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Implementing the Affordable Care Act: Revisiting the ACA's Essential Health Benefits Requirements

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Overview

The Affordable Care Act broadens and strengthens the health insurance benefits available to consumers by requiring insurers to provide coverage of a minimum set of medical services known as “essential health benefits.” Federal officials implemented this reform using transitional policies that left many important decisions to the states, while pledging to reassess that approach in time for the 2016 coverage year. This issue brief examines how states have exercised their options under the initial federal essential health benefits framework. We find significant variation in how states have developed their essential health benefits packages, including their approaches to benefit substitution and coverage of habilitative services. Federal regulators should use insurance company data describing enrollees’ experiences with their coverage—information called for under the law’s delayed transparency requirements—to determine whether states’ differing strategies are producing the coverage improvements promised by reform.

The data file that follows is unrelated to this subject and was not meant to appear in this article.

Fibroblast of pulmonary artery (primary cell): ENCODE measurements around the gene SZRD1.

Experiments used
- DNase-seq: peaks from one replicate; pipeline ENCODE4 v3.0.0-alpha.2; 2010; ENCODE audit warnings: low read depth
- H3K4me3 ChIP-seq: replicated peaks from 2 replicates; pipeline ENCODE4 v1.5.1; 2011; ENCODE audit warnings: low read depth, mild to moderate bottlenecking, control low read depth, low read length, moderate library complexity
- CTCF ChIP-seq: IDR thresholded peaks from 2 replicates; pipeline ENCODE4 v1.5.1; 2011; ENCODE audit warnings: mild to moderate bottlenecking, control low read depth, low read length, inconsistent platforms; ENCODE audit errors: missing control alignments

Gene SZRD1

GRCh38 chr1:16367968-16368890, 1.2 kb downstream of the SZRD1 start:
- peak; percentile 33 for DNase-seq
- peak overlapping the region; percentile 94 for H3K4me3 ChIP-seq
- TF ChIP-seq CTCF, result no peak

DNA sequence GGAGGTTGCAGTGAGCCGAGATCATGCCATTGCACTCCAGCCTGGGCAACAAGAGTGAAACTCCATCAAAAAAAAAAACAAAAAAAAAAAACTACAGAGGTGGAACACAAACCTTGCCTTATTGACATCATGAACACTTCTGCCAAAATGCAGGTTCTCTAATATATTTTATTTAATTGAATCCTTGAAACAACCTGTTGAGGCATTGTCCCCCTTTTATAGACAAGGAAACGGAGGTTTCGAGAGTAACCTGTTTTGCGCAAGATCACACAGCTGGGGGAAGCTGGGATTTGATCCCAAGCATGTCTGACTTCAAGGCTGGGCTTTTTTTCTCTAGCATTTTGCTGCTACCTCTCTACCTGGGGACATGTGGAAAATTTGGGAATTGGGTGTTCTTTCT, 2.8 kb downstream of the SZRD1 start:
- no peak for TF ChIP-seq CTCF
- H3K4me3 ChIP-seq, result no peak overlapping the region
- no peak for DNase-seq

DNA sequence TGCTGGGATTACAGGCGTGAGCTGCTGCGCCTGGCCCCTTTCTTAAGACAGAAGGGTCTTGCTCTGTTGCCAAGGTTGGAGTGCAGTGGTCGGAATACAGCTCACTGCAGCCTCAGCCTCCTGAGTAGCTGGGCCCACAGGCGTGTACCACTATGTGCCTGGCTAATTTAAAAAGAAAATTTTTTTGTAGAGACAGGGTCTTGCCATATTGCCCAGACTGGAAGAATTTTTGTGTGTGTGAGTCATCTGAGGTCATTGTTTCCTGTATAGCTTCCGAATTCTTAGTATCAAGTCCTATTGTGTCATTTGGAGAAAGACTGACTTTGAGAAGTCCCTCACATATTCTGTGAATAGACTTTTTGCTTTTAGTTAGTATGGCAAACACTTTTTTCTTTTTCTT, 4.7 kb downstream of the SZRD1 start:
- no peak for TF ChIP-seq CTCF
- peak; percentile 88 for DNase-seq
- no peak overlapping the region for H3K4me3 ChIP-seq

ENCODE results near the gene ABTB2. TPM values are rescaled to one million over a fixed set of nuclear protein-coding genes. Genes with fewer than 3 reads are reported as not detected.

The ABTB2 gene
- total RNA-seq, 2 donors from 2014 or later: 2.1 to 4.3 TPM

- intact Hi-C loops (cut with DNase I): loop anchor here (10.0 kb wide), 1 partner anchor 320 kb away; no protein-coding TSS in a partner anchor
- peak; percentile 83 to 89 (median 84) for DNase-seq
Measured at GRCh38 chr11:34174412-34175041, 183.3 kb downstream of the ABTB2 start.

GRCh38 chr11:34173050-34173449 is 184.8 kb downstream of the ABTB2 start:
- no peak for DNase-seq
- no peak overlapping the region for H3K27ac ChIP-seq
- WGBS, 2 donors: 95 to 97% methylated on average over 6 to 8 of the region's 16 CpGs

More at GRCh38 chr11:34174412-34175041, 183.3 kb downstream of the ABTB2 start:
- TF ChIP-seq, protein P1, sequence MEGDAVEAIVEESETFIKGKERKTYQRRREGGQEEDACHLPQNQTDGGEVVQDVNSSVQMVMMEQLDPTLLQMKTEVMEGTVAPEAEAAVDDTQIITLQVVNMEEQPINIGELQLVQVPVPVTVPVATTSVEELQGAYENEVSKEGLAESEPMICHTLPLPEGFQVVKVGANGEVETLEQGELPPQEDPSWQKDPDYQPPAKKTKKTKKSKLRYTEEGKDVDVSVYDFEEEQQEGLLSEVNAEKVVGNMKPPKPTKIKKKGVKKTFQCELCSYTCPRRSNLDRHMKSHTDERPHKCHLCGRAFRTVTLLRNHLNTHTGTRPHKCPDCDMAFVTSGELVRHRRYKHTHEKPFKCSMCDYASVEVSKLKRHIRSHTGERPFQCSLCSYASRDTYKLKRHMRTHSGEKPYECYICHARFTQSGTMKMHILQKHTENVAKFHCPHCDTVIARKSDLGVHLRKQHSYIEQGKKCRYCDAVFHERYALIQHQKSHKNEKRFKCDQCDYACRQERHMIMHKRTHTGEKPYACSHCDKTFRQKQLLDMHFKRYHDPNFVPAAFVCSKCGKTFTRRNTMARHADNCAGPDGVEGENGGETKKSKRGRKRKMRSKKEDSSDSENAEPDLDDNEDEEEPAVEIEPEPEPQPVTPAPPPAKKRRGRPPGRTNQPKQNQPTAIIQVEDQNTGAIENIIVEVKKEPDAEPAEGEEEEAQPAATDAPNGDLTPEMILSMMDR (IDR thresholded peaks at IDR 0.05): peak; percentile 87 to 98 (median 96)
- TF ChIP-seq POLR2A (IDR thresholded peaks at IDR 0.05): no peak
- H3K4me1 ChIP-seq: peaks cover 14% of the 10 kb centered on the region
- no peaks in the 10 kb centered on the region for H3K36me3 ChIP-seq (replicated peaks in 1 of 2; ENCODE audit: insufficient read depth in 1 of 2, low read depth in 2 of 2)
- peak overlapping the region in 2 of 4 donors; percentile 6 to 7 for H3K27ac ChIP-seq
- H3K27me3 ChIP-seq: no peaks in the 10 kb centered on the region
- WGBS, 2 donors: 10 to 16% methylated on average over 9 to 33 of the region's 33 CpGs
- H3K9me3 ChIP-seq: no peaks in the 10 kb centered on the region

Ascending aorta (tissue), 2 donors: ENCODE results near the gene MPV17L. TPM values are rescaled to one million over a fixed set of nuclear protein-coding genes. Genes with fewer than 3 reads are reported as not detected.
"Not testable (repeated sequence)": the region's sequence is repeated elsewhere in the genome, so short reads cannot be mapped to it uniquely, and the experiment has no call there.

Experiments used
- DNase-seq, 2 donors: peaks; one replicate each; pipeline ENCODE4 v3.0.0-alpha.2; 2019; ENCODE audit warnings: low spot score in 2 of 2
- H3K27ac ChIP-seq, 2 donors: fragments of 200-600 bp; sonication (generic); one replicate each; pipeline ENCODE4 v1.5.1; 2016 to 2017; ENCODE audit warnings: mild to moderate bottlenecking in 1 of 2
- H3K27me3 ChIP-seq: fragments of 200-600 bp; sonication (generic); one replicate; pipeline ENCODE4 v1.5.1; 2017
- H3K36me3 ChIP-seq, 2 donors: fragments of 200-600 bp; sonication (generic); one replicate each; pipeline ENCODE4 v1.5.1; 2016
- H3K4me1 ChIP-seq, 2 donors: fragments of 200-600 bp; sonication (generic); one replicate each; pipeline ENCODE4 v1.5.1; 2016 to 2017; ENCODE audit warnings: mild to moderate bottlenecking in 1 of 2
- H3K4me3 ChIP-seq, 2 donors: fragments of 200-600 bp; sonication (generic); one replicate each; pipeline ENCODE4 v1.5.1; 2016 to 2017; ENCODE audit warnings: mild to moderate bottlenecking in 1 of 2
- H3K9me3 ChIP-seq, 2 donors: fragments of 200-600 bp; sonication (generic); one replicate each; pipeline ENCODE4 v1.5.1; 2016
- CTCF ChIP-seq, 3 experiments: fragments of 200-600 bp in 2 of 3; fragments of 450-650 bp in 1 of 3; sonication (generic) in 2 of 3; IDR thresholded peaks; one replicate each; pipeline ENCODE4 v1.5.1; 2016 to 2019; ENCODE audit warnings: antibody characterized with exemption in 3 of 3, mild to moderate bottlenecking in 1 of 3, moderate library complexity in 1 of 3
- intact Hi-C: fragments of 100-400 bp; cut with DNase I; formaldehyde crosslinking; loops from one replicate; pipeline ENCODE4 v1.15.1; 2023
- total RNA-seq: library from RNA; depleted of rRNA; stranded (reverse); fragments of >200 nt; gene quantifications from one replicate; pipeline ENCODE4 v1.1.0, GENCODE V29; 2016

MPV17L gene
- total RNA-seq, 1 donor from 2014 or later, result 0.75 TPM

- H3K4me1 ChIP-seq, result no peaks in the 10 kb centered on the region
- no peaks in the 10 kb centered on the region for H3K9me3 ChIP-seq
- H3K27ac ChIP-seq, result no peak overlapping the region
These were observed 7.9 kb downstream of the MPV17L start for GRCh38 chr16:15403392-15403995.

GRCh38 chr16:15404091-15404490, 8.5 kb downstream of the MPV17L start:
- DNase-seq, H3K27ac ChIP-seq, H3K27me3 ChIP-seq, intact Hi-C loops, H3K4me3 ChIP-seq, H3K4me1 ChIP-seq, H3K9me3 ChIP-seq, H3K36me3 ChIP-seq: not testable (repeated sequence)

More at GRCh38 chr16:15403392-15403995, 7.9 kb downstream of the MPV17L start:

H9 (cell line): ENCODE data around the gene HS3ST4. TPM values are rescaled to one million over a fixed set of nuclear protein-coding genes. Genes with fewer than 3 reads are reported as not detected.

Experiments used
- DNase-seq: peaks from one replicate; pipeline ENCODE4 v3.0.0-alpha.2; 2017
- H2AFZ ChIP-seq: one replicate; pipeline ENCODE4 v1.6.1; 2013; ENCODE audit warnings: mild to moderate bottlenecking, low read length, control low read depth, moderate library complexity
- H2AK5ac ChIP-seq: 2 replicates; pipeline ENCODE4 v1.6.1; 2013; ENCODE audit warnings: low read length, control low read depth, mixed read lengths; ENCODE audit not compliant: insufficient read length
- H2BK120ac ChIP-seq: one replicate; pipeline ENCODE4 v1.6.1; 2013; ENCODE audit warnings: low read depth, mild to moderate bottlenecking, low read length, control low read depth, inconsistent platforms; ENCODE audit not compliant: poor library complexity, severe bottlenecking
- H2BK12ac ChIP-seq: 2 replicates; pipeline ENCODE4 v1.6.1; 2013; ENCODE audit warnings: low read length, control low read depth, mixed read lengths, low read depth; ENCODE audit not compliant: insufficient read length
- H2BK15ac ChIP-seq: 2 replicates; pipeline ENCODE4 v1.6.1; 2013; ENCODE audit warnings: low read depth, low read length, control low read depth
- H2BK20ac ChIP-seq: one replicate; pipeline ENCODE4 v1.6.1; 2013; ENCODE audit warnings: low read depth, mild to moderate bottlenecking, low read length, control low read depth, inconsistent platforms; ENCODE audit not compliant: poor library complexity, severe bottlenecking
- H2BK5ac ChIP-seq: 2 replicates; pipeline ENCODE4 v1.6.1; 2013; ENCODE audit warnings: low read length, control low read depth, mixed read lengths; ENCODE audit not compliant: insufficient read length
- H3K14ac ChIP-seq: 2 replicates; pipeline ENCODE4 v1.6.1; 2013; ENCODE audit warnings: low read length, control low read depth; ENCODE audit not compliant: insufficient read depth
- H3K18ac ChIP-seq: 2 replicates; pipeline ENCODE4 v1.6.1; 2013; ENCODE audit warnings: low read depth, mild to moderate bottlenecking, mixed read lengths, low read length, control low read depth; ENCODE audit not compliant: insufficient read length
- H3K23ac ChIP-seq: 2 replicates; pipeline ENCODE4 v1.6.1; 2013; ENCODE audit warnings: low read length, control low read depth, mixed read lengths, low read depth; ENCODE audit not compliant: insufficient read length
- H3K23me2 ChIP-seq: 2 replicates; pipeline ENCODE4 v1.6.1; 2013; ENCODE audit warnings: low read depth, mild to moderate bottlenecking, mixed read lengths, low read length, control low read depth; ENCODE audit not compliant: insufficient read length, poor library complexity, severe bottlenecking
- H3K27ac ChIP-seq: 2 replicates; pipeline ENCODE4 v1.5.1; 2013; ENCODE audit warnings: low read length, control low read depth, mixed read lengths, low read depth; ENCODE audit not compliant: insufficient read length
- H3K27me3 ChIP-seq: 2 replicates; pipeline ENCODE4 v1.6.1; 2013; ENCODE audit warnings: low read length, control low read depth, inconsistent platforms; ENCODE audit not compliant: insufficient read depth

Publication Details

Publication Date: October 31, 2014
Contact: Justin Giovannelli, Associate Research Professor, Center on Health Insurance Reforms, Health Policy Institute, McCourt School of Public Policy, Georgetown University
Citation: J. Giovannelli, K. W. Lucia, and S. Corlette, Implementing the Affordable Care Act: Revisiting the ACA's Essential Health Benefits Requirements, The Commonwealth Fund, October 2014.

Experts

Associate Research Professor, Center on Health Insurance Reforms, Health Policy Institute, McCourt School of Public Policy, Georgetown University
Research Professor, Center on Health Insurance Reforms, Health Policy Institute, McCourt School of Public Policy, Georgetown University
Research Professor and Project Director, Center on Health Insurance Reforms, Health Policy Institute, McCourt School of Public Policy, Georgetown University